After failing to re-test April's high of 9944.75, LME copper reversed gains on Monday. The decline has accelerated since then as worries over global economic slowdown escalated. Indeed, copper has failed to trade above 10000 again since mid-February. There's a cocktail of reasons explaining the loss of glitter in the red gold: Chinese imports contracted, rising inventories, sluggish demand for physically-backed ETFs, weaker market sentiment amid debt problems in the US and the Eurozone. Yet, all of these concerns hinged only on the demand side of the equation. Indeed, given the weaker-than-expected production outlook in mines, copper will likely remain in deficit this year despite slowing demand.

BHP Billiton's Escondida mine, the world's largest copper mine, loses 2,500 tons of copper-in-concentrate production each day due to the strike over the past 2 weeks. Moreover, the impact of lower ore head grades on production has also been bigger than previous expected. Codelco, the world's largest copper producer, said that a decline in average grades is putting upward pressure on production costs. New sources of supply growth turn out to be worse than estimated. Antofagasta said its estimate for full-year copper production stayed at 620-640K tons. The forecast was reduced in June as operational progress of the new mine Esperanza was slower than expected.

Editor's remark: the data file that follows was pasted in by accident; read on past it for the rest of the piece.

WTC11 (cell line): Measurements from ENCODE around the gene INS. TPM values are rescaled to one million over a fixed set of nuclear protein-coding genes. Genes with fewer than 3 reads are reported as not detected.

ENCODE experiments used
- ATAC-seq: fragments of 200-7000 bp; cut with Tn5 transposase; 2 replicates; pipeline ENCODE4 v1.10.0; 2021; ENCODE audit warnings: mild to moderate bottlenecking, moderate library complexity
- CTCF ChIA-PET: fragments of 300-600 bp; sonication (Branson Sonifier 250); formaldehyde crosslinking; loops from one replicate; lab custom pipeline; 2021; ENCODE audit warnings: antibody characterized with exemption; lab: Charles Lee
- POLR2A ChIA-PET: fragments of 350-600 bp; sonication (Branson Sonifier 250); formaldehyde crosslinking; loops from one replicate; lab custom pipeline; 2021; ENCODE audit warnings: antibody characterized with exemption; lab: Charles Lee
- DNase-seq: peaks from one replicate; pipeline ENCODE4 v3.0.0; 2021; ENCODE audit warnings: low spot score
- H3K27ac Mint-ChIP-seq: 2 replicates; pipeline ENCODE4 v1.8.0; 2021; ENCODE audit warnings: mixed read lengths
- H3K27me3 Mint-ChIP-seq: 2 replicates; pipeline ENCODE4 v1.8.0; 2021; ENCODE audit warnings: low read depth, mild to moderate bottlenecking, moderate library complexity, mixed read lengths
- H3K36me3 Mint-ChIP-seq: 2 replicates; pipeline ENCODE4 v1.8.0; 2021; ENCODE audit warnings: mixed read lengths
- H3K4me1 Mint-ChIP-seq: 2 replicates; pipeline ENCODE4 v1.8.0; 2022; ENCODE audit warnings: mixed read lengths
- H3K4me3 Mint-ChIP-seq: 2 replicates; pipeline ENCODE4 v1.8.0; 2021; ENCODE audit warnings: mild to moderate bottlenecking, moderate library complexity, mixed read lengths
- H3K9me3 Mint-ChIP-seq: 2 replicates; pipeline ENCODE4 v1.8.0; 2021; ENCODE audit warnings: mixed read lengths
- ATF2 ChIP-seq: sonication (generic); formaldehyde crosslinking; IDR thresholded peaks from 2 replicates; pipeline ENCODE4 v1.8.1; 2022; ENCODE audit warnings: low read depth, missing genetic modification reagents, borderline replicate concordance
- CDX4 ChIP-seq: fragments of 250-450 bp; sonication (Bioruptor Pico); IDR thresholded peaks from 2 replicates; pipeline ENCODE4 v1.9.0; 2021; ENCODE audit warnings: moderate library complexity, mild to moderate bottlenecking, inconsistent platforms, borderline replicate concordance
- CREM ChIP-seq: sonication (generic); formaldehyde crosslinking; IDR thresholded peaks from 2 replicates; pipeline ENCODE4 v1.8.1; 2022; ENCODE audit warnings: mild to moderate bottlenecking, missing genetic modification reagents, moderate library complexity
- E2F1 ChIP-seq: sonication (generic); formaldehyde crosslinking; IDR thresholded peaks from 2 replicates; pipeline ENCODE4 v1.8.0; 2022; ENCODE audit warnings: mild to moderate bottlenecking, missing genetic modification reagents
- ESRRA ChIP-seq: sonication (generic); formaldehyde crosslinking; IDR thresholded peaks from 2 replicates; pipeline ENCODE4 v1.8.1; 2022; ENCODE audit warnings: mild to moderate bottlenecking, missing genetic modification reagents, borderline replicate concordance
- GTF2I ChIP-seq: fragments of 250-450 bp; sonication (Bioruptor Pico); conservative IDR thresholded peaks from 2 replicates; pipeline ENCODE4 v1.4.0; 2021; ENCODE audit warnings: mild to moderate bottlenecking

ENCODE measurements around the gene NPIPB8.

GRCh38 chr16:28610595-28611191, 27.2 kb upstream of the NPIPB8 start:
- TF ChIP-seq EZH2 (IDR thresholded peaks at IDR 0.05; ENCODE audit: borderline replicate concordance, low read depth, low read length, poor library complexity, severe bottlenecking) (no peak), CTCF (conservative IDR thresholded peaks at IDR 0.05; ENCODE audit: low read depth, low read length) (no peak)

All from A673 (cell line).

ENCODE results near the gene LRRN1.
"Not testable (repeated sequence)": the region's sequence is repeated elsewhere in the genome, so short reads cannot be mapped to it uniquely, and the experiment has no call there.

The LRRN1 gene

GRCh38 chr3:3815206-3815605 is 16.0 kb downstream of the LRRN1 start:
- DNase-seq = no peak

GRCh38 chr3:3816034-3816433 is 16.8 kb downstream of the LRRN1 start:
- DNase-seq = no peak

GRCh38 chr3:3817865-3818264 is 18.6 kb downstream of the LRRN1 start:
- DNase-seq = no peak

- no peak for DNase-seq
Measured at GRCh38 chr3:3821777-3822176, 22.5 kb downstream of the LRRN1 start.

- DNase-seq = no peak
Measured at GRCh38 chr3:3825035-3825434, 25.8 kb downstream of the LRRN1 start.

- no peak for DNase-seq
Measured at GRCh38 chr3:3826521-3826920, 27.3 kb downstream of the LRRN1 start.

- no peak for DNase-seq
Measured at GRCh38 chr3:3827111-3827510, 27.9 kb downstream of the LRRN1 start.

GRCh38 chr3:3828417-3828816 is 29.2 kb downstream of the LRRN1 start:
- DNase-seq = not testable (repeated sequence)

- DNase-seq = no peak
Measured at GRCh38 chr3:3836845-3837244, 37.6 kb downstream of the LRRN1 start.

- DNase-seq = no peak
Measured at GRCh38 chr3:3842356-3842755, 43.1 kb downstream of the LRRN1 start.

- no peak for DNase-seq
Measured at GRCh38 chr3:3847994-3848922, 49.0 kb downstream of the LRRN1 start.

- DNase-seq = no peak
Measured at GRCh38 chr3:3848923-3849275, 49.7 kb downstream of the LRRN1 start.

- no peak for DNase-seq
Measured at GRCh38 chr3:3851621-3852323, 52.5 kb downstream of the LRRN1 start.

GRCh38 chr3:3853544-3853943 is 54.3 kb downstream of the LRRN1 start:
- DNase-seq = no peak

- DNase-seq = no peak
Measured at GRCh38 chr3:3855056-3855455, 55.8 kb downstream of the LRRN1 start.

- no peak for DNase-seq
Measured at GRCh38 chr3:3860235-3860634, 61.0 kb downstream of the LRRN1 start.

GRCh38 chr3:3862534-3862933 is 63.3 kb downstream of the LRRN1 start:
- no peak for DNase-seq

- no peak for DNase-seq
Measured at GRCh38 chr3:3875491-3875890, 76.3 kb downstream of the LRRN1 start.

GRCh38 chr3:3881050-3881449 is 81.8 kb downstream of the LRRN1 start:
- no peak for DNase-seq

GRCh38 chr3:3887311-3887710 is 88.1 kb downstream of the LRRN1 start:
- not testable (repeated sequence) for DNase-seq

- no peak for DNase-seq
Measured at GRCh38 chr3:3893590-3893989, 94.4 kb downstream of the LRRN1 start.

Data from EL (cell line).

The International Copper Study Group (ICSG) forecast in April that copper (refined) deficit will reach 377K tons in 2011, up +49.6% from 252K tons a year ago. Indeed, for the first 4 months of the year, the ICSG said that the apparent refined copper balance indicated a production deficit of 69K tons, compared with a production deficit of 57K tons the same period last year.

Concerning macroeconomic events, The Bank of Japan extended monetary easing by increasing the size of its asset purchase program by +10 trillion yen to 50 trillion yen. Policymakers also voted unanimously to leave the uncollateralized overnight call rate at 0-0.1%. The central had joined the SNB in intervening the currency market to curb yen's appreciation. The ECB and the BOE will meet for rate decision later today. Both central banks are expected to leave interest rates unchanged. ECB President Trichet is expected to reiterated that he and the members will continue monitoring price stability closely.